For the initial impact assessment for example, a hard deadline of three days was defined by the global SOP. This deadline did not account for local specifics of the different sites. In dedicated site interviews it was noticed that depending on the complexity of the different sites, the three days are not sufficient for a profound IIA. In this respect, two phenomena had been observed. Firstly, in some labs IIAs had been performed on rather superficial level. This resulted then regularly in rather ineffective RCIs and CAPAs, considerably increasing the share of reoccurring deviations. Secondly, some other labs tended to perform a profound IIA, which often resulted in overdues in complex sites. This resulted consequently in backlog and started a vicious cycle that leads to growing shares of CAPAs overdue.
Having this results in mind, a more flexible setup of local guidelines was advised that allows the consideration of a site’s complexity in implementing global standards. The set IIA deadline should be feasible for all sites. Otherwise, there is an inherent risk of evasive operational behaviour with negative consequences such as the previously mentioned increase in reoccurring deviations and CAPAs overdue.
These examples show how patterns in benchmarking data can be analysed, their root-causes be identified and consequently lead to effective and practical improvement actions.
Data is the basis for all improvement initiatives. It provides one with a holistic picture of the status quo, allowing the identification of improvement potentials. The systematic identification, adaption and implementation of successful practices contributes significantly to a company’s journey towards operational excellence. Continuous improvement requires that deficiencies are made visible and the effectiveness of improvement actions is verifiable. This article thereby showed two distinct examples for how improvement initiatives may be built based on benchmarking data. St. Gallen’s holistic approach on measuring performance allows companies to define strategically improvement initiatives that lead to stable and long-lasting enhancement of a company’s performance.
In the next journal issue, the St. Gallen team will conclude their article series with a summary of the operational excellence research field in the context of the pharmaceutical industry and provides an outlook to futures trends and current research activities in that field.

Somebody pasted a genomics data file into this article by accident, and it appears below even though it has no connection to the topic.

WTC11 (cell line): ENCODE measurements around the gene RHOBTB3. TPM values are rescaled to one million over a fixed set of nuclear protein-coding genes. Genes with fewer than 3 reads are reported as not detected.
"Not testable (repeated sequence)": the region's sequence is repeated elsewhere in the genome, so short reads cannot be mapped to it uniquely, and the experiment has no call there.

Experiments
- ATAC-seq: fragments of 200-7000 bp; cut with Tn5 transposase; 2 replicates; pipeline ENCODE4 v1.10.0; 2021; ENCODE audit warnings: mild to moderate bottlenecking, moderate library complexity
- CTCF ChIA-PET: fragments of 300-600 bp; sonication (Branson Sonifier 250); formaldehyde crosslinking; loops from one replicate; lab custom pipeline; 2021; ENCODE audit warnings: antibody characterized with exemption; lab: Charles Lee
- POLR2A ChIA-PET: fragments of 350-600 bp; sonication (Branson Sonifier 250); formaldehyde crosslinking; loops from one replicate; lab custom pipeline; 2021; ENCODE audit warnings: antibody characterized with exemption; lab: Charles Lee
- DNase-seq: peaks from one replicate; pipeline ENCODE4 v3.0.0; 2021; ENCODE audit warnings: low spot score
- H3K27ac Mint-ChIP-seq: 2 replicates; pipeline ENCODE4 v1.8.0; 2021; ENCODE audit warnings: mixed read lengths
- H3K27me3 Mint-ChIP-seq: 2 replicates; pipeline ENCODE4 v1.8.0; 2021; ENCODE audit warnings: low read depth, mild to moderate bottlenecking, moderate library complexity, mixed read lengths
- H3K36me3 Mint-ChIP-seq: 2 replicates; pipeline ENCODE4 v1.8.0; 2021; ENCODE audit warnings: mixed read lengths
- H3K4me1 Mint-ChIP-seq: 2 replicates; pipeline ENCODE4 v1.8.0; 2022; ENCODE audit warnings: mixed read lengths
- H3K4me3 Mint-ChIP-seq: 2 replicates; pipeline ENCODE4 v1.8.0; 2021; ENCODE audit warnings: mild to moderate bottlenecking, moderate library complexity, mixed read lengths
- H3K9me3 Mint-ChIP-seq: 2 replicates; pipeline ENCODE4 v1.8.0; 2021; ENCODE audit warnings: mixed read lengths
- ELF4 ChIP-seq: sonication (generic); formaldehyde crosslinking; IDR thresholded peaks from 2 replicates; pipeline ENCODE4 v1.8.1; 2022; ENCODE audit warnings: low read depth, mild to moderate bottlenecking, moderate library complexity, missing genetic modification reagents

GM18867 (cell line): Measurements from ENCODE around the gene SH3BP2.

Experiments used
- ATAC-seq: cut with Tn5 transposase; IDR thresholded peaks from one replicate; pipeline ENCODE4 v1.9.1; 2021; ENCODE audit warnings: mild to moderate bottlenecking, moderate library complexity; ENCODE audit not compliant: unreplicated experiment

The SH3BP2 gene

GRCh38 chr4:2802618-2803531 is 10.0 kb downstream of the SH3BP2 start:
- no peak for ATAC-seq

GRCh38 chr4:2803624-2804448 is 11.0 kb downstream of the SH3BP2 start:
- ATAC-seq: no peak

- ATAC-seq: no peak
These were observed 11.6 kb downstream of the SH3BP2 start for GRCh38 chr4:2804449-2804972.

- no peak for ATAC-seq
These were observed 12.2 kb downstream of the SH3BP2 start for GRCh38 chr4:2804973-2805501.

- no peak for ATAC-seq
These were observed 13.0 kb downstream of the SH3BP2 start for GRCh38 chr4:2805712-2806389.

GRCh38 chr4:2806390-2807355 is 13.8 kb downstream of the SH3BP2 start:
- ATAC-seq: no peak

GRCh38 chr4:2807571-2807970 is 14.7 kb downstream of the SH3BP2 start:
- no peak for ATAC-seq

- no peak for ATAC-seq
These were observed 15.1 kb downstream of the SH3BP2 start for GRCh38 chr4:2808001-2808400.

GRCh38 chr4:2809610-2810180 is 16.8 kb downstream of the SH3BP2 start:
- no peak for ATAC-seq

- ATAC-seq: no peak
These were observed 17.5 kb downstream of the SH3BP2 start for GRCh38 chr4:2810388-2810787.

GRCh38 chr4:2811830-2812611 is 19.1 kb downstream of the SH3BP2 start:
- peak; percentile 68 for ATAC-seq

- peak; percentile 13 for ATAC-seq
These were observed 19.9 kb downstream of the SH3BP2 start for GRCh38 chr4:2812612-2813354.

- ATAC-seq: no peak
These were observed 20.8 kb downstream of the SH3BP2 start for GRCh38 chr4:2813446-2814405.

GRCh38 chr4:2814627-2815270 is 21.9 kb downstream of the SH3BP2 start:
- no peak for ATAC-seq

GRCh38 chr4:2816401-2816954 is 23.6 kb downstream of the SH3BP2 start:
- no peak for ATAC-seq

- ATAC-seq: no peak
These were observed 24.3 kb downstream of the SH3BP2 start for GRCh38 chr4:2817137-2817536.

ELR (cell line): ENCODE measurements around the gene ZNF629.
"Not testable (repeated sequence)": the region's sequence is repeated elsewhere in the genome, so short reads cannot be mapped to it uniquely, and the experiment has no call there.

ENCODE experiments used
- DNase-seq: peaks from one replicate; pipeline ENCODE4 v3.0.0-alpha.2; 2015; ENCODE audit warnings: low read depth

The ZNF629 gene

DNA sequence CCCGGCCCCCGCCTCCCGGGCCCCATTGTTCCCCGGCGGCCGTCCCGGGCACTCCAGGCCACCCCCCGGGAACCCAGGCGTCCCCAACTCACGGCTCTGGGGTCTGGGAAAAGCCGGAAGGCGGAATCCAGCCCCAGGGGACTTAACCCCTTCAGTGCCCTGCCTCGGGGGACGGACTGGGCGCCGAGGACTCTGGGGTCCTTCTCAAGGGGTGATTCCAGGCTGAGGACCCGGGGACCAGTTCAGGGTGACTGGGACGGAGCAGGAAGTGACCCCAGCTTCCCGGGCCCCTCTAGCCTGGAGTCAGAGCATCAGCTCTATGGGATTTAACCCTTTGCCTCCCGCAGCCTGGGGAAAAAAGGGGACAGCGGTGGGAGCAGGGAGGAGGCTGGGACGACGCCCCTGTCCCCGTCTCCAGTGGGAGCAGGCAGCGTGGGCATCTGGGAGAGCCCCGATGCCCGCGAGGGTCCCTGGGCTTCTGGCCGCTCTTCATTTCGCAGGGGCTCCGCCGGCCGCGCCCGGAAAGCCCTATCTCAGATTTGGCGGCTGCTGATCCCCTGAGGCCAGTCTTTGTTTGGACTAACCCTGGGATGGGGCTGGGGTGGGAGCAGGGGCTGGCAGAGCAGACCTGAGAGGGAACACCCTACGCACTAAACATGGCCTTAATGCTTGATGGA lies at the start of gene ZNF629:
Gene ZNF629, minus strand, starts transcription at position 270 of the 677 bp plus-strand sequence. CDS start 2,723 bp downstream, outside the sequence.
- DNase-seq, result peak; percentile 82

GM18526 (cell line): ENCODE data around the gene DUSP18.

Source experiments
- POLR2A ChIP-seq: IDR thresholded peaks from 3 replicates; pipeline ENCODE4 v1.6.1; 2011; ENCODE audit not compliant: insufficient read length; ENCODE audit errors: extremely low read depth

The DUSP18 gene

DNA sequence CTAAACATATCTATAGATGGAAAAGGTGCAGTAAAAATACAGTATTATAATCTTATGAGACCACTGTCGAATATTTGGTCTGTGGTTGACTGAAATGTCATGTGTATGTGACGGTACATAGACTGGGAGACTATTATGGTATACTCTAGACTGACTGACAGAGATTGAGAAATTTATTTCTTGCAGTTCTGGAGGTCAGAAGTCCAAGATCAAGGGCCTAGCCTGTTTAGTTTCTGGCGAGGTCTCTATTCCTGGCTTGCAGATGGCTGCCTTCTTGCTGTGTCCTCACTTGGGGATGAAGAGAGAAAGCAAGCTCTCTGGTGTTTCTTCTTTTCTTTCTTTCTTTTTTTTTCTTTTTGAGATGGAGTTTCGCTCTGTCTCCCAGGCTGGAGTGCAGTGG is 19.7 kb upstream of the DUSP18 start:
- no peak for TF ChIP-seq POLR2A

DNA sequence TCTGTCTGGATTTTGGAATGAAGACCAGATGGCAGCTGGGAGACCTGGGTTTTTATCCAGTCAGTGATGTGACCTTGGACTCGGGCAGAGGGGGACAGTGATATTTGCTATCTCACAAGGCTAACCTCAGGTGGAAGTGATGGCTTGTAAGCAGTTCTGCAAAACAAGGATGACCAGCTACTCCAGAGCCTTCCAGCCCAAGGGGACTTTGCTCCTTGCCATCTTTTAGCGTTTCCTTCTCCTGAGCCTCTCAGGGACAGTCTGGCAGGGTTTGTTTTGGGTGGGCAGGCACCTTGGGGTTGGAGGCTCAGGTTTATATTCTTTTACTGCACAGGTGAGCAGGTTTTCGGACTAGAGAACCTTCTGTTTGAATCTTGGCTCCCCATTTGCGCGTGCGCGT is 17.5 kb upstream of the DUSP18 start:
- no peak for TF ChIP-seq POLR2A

Barbarite, J., & Maslaton, R. (2008) "Managing Efficiency in a Quality Organization Pharmaceutical Processing ". Bajaj, V.., & Reffell, B. (2008) "The Global State of Operational Excellence: Critical Challenges & Future Trends ". Cua, K. O., McKone, K. E., & Schroeder, R. G. (20012). "Relationship between Implementation of TQM, JIT, and TPM and Manufacturing Performance ". Journal of Operations Management, 19, pp. 675-694. FDA. (2015). "Submission of Quality Metrics Data – Guidance for Industry Draft". FDA. (2022). "Food and Drug Administration Quality Metrics Reporting Program; Establishment of a Public Docket; Request for Comments ".
Friedli, T., & Bellm, D. (2013). "OPEX: A definition ". In: Friedli, T., Basu, P., Bellm, D., & Werani, J. Leading Pharmaceutical Operational Excellence: Outstanding Practices and Cases. Berlin: Springer; 2013. pp. 7-26.
Friedli, T., Köhler, S., Macuvele, J., Eich, S., Ritz, M., Basu, P., & Calnan, N. (2019). "FDA Quality Metrics Research: 3 rd Year Report". Friedli, T., Lembke, N., Schneider, U., & Gütter, S. (2013). "The Current State of Operational Excellence Implementation: 10 Years of Benchmarking ". In: Friedli, T., Basu, P., Bellm, D., & Werani, J. Leading Pharmaceutical Operational Excellence: Outstanding Practices and Cases. Berlin: Springer; 2013. pp. 35-58.
McKone, K:E., Schroeder, R.G., & Cua, K. O. (2001). "The Impact of Total Productive Practices on Manufacturing Performance ". Journal of Operations Management, 19, pp. 39-58
Ritz, M. (2022). "Operational Excellence across Manufacturing and Quality Control – A guideline to Avoid Optimizing Silos in Pharmaceutical Prodcution ". Dissertation, University of St.Gallen